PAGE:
Committee, Students Discuss Strategic Plan

Oliver Bok, Editor in Chief

Students voiced their concerns about the upcoming Strategic Plan during two listening sessions this week, in which student members of the Strategic Plan Steering Committee fielded questions and discussed new developments.

College junior and Committee member Machmud Makhmudov said that the purpose of the listening sessions, which will take place on a monthly basis, is to provide a bridge between the student population and the Committee.

“[The Committee wants] to hear what you guys have to think about the direction of the College, problems or ideas or options so we can hear those and relate them back to the Committee when we meet again in a couple weeks,” said Makhmudov.

In both sessions, the first concern students aired pertained to financial accessibility and high tuition costs. Many students have expressed concern that the upcoming Strategic Plan will suppress objectives relating to financial accessibility in favor of maximizing College revenue.

Students have cited the results of the past Strategic Plan, which was issued in 2005, as a rationale for their concern. While the past plan, which laid the groundwork for the College’s academic and economic expenditures for the past decade, has resulted in a number of educational advancements, it has also made policy changes that several students have defined as “severely limiting” for low-income students.

A result of the past Strategic Plan that has been under continuous scrutiny is the College’s modification of the study abroad policy. While the policy used to allow students to pay the tuition directly sanctioned by their particular study abroad program, the past Strategic Plan made students pay full Oberlin tuition for each semester spent abroad.

Because Oberlin’s tuition tends to be much more expensive than that of international study away programs — sometimes by as much as $45,000 — certain students have cited this policy change as an example of Oberlin’s disregard for low-income students.

Another issue raised at the meeting regarded the Steering Committee’s transparency policy.

“A couple of times, [student members of the Steering Committee] have alluded to the fact that there are some pieces of information that need to be kept confidential on the Steering Committee, and I just wanted to know what kind of information needs to be kept confidential and why,” said College junior Tyler Wagner, a newly elected student senator.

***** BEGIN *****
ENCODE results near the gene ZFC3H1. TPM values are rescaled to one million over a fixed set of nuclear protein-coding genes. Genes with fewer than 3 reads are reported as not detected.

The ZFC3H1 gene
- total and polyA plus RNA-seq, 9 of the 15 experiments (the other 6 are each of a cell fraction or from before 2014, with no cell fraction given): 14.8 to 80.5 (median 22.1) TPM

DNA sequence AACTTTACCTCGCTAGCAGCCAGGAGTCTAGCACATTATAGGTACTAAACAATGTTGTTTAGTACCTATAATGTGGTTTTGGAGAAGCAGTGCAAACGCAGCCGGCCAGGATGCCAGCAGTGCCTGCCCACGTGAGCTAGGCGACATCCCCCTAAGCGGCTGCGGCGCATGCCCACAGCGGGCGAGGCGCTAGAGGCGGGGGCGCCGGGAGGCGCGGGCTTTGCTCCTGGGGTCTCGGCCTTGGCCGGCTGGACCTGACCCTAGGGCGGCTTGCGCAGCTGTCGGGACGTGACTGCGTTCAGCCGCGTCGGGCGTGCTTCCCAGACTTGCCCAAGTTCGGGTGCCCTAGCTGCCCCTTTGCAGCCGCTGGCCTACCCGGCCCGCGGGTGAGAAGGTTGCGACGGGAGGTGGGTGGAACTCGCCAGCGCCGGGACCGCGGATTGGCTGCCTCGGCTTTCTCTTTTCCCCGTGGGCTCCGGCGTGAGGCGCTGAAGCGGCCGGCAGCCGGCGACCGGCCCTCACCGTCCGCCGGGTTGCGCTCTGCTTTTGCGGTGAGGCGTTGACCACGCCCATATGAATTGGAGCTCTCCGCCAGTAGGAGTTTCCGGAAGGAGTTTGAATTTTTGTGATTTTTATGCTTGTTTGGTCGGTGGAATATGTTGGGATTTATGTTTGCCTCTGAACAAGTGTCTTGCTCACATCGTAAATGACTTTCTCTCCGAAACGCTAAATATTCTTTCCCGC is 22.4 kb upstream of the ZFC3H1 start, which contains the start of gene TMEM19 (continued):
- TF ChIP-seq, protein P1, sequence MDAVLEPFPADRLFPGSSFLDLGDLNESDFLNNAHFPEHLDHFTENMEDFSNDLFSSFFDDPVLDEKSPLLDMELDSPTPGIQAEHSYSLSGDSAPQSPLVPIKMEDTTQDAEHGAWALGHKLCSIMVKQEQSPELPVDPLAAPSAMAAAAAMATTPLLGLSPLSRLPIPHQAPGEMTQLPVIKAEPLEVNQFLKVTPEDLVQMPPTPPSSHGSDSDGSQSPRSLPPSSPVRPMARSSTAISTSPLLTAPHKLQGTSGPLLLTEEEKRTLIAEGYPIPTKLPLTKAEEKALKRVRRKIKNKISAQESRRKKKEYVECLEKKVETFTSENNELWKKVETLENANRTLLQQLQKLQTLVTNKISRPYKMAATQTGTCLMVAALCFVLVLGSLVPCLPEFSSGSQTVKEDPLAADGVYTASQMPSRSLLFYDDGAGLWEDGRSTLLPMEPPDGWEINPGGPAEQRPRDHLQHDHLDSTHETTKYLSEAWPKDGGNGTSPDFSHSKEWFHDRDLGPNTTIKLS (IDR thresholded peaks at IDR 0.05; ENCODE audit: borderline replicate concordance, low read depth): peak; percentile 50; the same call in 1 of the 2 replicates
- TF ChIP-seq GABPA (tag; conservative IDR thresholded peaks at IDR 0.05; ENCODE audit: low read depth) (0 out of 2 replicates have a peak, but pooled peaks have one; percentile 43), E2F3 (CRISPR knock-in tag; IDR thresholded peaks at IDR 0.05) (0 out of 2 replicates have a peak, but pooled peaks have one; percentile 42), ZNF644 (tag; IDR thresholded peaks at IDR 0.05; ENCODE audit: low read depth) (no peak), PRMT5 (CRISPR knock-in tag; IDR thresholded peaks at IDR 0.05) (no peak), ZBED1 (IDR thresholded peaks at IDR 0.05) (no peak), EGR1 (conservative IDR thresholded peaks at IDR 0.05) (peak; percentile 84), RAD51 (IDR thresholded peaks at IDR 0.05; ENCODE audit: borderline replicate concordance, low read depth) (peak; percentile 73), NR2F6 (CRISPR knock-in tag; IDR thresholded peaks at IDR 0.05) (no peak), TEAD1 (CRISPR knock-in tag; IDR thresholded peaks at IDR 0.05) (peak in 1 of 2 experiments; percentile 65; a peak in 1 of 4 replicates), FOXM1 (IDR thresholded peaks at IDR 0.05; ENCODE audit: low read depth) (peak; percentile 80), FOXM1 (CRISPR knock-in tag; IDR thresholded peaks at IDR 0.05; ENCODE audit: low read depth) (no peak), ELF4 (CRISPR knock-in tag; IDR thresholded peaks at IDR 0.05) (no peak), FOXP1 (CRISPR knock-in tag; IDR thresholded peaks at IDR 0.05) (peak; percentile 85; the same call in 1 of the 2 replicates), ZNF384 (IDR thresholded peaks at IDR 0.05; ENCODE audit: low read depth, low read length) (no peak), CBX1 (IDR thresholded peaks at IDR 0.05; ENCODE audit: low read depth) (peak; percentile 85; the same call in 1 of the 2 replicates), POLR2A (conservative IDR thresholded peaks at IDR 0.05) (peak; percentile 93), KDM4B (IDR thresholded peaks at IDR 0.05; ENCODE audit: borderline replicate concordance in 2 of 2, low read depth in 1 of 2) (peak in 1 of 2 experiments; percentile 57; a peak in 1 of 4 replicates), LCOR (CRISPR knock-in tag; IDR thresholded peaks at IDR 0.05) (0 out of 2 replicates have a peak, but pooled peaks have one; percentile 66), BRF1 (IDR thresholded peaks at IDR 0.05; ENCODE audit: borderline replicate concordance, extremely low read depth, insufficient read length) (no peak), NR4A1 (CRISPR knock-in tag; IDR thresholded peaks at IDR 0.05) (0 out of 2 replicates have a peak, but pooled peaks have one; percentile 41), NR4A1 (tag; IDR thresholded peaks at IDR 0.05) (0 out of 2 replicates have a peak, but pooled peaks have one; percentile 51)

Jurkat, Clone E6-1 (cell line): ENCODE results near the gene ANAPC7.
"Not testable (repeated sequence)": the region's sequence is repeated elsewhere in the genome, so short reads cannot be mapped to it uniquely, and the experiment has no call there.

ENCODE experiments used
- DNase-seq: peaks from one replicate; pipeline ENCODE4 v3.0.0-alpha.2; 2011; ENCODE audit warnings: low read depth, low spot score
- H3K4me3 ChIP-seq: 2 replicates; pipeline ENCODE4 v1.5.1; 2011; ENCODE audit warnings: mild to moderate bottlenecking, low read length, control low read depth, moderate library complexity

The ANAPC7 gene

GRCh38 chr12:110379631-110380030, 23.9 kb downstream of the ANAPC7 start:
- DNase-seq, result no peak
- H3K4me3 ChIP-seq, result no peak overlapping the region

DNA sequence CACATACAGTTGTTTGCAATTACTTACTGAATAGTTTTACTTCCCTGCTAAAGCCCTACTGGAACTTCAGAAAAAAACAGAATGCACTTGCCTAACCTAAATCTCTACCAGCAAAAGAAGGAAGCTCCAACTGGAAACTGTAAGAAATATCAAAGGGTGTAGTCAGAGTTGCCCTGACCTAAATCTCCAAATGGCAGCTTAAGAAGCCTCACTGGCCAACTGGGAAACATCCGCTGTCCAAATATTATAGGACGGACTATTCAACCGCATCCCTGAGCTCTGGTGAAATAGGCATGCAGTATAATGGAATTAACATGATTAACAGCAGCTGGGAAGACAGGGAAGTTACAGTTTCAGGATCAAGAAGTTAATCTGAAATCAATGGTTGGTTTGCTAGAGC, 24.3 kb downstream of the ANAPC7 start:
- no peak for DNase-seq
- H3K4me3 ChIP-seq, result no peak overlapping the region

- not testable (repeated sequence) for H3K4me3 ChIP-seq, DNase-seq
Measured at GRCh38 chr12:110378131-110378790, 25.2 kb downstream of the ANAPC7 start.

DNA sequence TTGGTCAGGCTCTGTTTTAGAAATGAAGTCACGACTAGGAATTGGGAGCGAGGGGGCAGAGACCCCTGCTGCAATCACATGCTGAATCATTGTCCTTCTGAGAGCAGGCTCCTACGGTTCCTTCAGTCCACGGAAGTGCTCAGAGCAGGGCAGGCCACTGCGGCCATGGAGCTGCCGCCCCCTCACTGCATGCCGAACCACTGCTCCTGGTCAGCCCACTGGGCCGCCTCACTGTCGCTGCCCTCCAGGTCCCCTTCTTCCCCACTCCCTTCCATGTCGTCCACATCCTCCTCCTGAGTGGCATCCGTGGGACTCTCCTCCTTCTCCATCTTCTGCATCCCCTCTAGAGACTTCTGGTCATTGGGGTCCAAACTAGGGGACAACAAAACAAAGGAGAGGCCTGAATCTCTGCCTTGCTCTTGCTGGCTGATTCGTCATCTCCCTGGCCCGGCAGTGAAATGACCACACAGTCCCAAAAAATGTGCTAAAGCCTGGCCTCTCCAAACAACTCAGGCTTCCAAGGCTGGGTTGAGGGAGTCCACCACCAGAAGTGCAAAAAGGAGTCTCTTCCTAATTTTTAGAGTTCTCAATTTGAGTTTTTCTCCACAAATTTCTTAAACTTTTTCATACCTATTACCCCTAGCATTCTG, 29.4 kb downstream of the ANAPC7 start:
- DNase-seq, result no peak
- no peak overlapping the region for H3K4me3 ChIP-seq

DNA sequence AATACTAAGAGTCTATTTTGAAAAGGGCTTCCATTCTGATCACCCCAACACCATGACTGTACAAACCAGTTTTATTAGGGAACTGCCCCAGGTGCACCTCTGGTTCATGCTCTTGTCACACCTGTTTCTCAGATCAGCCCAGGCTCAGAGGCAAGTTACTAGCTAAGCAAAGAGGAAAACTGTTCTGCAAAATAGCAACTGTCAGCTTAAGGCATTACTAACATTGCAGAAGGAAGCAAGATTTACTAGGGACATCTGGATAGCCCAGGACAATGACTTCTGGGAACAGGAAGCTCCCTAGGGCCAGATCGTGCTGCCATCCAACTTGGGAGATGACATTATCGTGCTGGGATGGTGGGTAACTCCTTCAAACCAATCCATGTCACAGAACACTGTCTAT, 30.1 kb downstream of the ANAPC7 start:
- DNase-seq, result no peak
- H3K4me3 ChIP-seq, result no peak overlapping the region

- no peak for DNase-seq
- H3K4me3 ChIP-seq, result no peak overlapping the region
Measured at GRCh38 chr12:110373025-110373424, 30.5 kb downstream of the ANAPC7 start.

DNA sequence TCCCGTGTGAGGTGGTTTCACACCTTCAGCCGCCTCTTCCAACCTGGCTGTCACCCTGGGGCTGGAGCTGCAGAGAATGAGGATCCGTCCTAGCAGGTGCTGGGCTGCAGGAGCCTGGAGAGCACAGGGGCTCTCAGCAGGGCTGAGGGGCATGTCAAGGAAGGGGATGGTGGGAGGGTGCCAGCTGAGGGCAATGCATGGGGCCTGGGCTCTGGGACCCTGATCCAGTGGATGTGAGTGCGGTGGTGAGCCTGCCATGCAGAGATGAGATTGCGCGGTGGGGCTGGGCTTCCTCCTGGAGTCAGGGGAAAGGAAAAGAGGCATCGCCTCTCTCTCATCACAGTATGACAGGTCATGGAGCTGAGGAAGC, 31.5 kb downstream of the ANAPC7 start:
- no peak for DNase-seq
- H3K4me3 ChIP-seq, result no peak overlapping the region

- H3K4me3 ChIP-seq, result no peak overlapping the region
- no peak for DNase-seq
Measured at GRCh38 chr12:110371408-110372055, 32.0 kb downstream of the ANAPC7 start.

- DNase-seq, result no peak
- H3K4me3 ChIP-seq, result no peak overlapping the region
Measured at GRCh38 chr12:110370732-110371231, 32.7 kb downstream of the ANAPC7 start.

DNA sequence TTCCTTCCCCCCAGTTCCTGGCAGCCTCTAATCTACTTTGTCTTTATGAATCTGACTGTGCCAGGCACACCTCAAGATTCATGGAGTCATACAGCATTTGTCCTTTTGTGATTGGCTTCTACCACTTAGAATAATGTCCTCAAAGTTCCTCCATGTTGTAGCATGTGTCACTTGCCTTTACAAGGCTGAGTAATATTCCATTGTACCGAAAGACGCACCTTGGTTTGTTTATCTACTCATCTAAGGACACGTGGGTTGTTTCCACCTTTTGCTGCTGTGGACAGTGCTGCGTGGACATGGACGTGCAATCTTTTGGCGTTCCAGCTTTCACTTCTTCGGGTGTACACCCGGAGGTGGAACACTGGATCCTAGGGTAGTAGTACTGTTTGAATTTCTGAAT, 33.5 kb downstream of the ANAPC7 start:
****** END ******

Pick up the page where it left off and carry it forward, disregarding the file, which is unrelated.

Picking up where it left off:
According to Machmudov, however, the Steering Committee will be as transparent as their discretion will allow.

“Nothing of that sort has come up so far. … We’re not in the business of trying to hide things from anybody,” said Makhmudov. “To the extent that we can communicate information, we will. There’s a few times … during the process of something, and you’re arguing and you have certain options on the table and you want to come to a conclusion, and if something comes out at that point that may change the perception of what the issue is … that may stall how the final solution comes forth.”

For Wagner, the commitment to transparency will also improve the Committee’s communication with students.

“When you have different options on the table and you’re arguing, presenting that to the student body and saying, ‘These are all the things we’re considering and these are the reasons why,’ that would allow students to have input before the administration comes out as a united front,” Wagner said. “Please pressure the administration into releasing as much information as possible.”

Students at Tuesday’s and Wednesday’s listening sessions also talked about bettering Student Health and support for students with disabilities. Other issues raised by students included divesting from corporations that do business in Israel, increasing diversity in the student body and reducing the alienation Oberlin students feel towards the Oberlin administration by improving communication and substantive dialogue between the students and administrators.

“There’s obviously a very wide array of student opinions and backgrounds and what they want to see come from the Strategic Planning Committee. I think that what we can say [is] that we’ve heard them, and we’ll take these ideas and we’ll put these ideas forward and start those conversations and then report back at the next listening session,” said Ryan Dearon, a College sophomore and Committee member.

According to Makhmudov, the Steering Committee will be broken up into three different working groups.

“There’s one for sustainability — in the environmental sense but also in the financial sense, making sure we have a sustainable financial model. One is about the type of student we teach, and how demand for higher education [will] change. … One is along the lines of globalization and how that will affect higher education,” said Makmudov.

The Strategic Plan Steering Committee will meet monthly for the next one to two years and is “tasked with providing a document to guide the Board of Trustees for the next 10 years,” said Makhmudov. The Committee will meet for the second time on Oct. 9, and following that meeting there will be more listening sessions before the Committee meets again in November.